Focus on the success of others leads to selfish behavior

Pieter van den Berg, Lucas Molleman, Franz J. Weissing*

*Corresponding author for this work

Research output: Contribution to journalArticleAcademicpeer-review

32 Citations (Scopus)
148 Downloads (Pure)

Abstract

It has often been argued that the spectacular cognitive capacities of humans are the result of selection for the ability to gather, process, and use information about other people. Recent studies show that humans strongly and consistently differ in what type of social information they are interested in. Although some individuals mainly attend to what the majority is doing (frequency-based learning), others focus on the success that their peers achieve with their behavior (success-based learning). Here, we show that such differences in social learning have important consequences for the outcome of social interactions. We report on a decision-making experiment in which individuals were first classified as frequency- and success-based learners and subsequently grouped according to their learning strategy. When confronted with a social dilemma situation, groups of frequency-based learners cooperated considerably more than groups of success-based learners. A detailed analysis of the decision-making process reveals that these differences in cooperation are a direct result of the differences in information use. Our results show that individual differences in social learning strategies are crucial for understanding social behavior.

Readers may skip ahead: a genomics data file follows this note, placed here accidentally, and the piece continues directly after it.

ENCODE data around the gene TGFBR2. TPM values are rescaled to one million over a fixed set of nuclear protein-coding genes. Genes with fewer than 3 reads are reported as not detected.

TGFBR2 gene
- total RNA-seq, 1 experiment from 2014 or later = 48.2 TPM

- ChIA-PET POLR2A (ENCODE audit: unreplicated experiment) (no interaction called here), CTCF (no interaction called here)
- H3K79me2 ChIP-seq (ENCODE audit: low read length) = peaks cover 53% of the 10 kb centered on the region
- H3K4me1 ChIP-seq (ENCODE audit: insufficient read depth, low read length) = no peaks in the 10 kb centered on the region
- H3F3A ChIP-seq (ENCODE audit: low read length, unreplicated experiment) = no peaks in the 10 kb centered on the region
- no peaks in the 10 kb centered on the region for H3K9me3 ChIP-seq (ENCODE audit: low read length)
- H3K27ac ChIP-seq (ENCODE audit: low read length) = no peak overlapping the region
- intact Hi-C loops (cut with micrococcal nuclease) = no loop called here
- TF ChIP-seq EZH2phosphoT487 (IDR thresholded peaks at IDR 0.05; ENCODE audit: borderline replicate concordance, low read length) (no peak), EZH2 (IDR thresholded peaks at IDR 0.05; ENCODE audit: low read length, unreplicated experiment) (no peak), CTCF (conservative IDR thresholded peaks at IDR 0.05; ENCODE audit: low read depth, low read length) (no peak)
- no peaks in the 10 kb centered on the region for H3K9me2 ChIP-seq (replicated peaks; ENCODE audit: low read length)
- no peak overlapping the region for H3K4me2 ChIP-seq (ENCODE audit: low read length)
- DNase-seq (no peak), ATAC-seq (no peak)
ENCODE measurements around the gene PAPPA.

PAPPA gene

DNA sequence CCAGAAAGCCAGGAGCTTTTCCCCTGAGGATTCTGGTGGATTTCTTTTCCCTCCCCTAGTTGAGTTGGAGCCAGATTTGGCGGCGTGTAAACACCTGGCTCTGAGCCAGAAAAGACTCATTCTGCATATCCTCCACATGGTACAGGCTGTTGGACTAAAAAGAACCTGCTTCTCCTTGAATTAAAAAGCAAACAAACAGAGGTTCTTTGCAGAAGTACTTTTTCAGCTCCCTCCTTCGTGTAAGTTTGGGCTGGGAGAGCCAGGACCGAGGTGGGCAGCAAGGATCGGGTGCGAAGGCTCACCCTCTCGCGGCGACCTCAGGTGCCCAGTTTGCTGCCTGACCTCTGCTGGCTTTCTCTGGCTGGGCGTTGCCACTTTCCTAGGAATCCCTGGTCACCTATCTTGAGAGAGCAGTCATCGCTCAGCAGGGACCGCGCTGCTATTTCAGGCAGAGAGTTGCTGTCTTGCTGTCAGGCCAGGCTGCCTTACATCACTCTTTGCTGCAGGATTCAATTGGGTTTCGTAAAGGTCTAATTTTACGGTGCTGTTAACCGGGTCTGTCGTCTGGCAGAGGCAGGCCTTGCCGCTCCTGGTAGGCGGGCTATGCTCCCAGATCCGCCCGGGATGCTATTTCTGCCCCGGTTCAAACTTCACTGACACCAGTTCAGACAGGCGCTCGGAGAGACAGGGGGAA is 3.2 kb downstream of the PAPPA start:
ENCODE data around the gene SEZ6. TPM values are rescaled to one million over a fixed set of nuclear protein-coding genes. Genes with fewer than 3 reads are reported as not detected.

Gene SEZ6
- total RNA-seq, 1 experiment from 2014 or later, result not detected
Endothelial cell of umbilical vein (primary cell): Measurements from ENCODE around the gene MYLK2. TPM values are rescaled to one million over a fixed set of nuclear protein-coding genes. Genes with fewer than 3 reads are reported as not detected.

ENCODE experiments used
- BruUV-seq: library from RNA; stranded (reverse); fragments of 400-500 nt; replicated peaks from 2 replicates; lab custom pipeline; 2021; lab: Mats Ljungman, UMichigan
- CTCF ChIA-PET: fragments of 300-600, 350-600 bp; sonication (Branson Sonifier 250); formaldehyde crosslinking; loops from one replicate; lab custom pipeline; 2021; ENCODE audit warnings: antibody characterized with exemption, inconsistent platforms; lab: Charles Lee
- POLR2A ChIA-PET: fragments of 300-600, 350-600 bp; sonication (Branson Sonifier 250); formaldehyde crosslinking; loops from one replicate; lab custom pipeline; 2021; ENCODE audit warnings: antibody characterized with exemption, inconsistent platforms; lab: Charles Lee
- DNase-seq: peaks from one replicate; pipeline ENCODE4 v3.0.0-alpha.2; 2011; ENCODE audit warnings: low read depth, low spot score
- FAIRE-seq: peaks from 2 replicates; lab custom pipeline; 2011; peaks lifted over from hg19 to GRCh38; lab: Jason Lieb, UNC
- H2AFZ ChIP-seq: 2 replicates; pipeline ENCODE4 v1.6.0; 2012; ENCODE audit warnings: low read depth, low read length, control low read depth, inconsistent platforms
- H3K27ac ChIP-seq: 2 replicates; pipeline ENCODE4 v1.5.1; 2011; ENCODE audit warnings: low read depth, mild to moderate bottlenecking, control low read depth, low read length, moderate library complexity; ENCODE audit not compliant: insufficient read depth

Original languageEnglish
Pages (from-to)2912-2917
Number of pages6
JournalProceedings of the National Academy of Science of the United States of America
Volume112
Issue number9
DOIs
Publication statusPublished - 3-Mar-2015

Keywords

  • social learning
  • cooperation
  • individual differences
  • cultural evolution
  • personality
  • SOCIAL-LEARNING STRATEGIES
  • CULTURAL TRANSMISSION
  • ANIMAL PERSONALITIES
  • BIASED TRANSMISSION
  • GROUP SELECTION
  • 5-FACTOR MODEL
  • EVOLUTION
  • COOPERATION
  • EMERGENCE
  • ENVIRONMENTS

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